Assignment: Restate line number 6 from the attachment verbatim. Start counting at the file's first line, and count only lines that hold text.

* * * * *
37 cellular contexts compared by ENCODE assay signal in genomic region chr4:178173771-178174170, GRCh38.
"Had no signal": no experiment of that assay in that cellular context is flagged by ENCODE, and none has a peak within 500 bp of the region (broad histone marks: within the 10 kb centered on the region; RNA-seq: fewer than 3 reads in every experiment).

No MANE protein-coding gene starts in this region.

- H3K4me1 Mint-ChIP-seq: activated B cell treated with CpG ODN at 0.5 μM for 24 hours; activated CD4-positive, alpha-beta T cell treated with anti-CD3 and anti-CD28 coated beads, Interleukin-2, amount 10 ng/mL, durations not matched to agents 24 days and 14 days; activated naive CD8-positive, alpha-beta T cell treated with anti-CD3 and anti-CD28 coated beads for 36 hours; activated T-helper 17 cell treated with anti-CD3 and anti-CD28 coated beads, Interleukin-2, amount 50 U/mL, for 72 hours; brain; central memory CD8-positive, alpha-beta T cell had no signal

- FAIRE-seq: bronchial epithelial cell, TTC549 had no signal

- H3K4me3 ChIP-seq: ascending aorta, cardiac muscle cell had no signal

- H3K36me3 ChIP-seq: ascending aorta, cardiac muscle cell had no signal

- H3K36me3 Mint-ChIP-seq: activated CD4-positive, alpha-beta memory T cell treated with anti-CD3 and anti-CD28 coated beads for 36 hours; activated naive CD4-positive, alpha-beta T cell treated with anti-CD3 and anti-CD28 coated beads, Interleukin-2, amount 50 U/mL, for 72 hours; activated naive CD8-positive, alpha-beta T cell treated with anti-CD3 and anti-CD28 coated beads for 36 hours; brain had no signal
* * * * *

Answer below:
- H3K4me3 ChIP-seq: ascending aorta, cardiac muscle cell had no signal